Shelf Space

My house is filled with books.

Nearly every room boasts a bookcase. There is a fire hazard of oversized art and reference books lining the walls of my office. Should a fire actually break out, the first thing I would try to save is my collection of Arkham House books that stands behind a glass door in the living room. At the top of the stairs, by the door to the bathroom, is a small set of shelves filled with choose your own adventures and ’80s movie novelizations.

More books are stuffed into my bedroom – a shelf full of Umberto Eco, two shelves devoted to the occult, two barrister shelves of rare volumes, my collection of Hellboy trades, more Edward Gorey books than you can shake a stick at and more. The room next to my bedroom? That is the library.

All the books that can’t be shoved onto the shelves? They’re in boxes stacked in the attic.

The older I get, the more I am aware of the things I own. Books, board games, videogames, strange old things I have unearthed in antique shops – my possessions form a shell of stratified materialism around my life. My original NES, relics from my father’s machine shop, a set of Dinosaurs Attack! cards, my grandfather’s stamp collection, gifts from old girlfriends – my entire life is all there, a fossil record, if you know how to interpret it.

I recently began to feel the presence of these things too strongly. They’ve become like the opposite of a phantom limb, a haunting extension of myself. I can feel the shell calcifying around me. It’s getting claustrophobic in here. I need some breathing room.

The problem is that so much of this stuff has a value to me – material, sentimental, nostalgic or otherwise. I can’t sell off my grandfather’s stamp collection, no matter how valuable it may be. On the other hand, the custom race car parts salvaged from my father’s machine shop aren’t worth more than the aluminum they were milled from, at least to anyone who isn’t me.

And books, how could I possibly get rid of my books?

Books have a distinctly tactile component that is lacking in other media. We handle them more intimately than, say, records or DVDs. We turn their every page, gazing at every inch of each piece of paper. We feel them and they accompany us, to work and back, to the bathroom, to bed. The physicality becomes entwined, not just with the stories that are printed on them, but the life we are living when we read them.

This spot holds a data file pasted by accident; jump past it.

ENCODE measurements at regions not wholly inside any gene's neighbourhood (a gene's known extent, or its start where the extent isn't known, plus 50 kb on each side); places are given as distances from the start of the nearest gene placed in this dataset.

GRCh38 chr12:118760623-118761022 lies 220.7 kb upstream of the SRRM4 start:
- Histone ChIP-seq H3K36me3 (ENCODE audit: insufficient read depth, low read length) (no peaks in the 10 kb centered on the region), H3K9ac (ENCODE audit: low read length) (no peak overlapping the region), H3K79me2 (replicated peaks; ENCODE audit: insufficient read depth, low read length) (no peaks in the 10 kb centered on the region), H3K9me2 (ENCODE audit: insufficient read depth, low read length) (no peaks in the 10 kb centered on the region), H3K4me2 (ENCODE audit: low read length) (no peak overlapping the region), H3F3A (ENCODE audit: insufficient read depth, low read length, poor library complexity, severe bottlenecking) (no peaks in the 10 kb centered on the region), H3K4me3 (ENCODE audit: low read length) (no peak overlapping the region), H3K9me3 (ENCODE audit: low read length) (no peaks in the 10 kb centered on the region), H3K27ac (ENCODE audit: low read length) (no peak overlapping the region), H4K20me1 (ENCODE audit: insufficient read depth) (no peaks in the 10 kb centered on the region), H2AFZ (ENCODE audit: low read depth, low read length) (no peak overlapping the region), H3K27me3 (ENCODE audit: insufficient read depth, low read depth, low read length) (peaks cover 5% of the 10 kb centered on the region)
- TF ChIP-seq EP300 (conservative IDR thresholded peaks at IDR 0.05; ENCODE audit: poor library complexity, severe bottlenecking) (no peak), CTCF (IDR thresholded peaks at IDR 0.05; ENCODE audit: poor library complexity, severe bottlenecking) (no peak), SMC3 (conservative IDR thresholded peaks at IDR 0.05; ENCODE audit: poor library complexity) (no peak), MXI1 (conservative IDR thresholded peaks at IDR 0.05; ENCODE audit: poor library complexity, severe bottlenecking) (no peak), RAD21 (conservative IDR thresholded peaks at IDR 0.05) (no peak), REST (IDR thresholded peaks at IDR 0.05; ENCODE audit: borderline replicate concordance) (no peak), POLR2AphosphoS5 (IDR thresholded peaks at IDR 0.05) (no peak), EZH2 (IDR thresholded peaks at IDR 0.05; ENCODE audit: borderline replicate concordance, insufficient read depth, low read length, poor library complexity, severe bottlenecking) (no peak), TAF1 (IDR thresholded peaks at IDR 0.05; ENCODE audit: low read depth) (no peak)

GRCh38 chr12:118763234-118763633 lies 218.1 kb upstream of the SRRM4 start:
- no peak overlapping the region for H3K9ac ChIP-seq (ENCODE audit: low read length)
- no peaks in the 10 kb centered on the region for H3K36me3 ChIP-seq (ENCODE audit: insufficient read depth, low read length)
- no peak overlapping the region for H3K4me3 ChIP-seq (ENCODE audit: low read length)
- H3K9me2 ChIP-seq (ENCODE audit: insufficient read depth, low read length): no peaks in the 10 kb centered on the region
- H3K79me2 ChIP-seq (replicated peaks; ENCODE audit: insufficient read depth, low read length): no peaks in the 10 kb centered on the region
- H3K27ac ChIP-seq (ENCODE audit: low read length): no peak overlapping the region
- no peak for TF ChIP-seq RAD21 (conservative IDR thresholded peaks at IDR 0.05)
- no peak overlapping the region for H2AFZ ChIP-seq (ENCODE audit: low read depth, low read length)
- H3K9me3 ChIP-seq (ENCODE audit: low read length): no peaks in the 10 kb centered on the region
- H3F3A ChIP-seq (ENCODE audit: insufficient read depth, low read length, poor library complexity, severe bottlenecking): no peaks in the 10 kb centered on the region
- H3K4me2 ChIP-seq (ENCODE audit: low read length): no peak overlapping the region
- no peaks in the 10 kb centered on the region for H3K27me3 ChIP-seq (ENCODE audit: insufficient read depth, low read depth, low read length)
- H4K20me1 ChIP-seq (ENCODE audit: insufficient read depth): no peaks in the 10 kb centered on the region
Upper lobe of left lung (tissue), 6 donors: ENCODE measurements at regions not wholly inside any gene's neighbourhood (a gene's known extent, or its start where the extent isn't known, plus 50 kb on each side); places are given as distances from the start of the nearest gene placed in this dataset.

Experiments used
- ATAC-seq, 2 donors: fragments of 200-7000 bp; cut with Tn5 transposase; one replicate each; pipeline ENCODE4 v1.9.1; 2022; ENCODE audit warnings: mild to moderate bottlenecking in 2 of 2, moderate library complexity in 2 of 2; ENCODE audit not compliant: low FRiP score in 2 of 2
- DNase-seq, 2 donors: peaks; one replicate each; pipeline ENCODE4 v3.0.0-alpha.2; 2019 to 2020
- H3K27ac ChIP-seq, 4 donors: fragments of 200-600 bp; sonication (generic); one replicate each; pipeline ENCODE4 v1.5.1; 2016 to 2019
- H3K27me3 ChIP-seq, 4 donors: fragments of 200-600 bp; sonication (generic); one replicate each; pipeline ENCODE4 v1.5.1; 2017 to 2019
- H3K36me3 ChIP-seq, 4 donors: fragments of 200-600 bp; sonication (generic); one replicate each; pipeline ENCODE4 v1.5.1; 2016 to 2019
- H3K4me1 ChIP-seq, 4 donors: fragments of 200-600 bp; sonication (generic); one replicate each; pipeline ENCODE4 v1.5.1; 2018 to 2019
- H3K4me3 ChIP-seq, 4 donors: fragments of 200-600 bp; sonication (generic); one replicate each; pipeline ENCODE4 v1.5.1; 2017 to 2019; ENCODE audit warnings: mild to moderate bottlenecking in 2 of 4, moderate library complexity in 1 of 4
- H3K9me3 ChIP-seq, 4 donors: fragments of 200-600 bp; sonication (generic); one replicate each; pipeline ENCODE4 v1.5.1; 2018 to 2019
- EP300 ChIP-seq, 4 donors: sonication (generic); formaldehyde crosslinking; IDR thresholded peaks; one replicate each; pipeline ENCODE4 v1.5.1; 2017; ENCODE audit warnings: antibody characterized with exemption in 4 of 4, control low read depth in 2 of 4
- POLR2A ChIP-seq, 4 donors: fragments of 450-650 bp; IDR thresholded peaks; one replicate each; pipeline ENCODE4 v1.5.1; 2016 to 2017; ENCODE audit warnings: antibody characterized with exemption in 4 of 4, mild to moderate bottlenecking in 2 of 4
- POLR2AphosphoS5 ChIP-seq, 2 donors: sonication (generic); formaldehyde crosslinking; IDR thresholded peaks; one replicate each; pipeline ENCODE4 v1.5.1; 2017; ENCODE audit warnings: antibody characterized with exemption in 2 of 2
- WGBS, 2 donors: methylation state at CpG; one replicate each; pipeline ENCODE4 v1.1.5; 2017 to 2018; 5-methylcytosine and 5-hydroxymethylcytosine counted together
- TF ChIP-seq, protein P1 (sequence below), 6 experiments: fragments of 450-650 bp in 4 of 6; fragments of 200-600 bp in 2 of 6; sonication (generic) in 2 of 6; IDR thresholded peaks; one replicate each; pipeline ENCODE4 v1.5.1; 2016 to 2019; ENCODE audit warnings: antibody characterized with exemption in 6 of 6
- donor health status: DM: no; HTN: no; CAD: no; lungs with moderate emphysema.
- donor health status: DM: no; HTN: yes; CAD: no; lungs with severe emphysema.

The Dark Secret of Weatherend, by John Bellairs, is about Anthony Monday and Ms. Eells saving the world from black magic. My dog-eared copy, however, is also a physical artifact of a memory – reading at the table in a restaurant called Tio Pepe in Tampa, with my grandparents, my parents and Aunt Freddie. Tio Pepe and Aunt Freddie are both gone now, but I still have that book.

There are more. A ratty old copy of The Lurking Fear, a Lovecraft collection, has grease smudges from being read one quiet summer day at my father’s garage. My first copy of Dracula, illustrated with soap opera-style paintings by Greg Hildebrandt, was read sitting on the floor of the backseat of my grandparents’ car on a drive through the Pine Barrens – and inspired terrible nightmares. I have trouble looking at A Feast for Crows without recalling the terrible hangover I had during E3 2011.

Those are memories lining my shelves.

Some books are just stacks of paper, though.  I don’t have any particular memories that are represented by the almost embarrassingly large pile of trade paperbacks that constitute the key moments of the last 10 years of DC Comics continuity. Even though I bought them last December, the four massive volumes of Absolute Sandman only remind me that Neil Gaiman was best left in the early ’90s where I found him.

Into the stack they go. It is forming in the middle of the library, and grows every time I have a few moments to ponder a shelf. Fourth Edition Dungeons & Dragons rules supplements? My group is going back to Second Edition, throw ‘em on the pile. A novelization of Douglas Adams’ Starship Titanic videogame that isn’t written by Douglas Adams? Gone. All these Hans Holzer books on ghosts? I’ll never read them again.

I’ve emptied two full bookcases so far. It isn’t that these books are bad, it’s that I don’t need them anymore. Someone else should have them to pore over, to make memories with. I will haul them all to the next Geek Flea and find them new homes.

But they can’t stay here. I need the space.

———

Well, maybe the Starship Titanic novel can stay…

Want some of Stu Horvath’s books? Send him a tweet @StuHorvath and see if you make it through the adoption screening process. 

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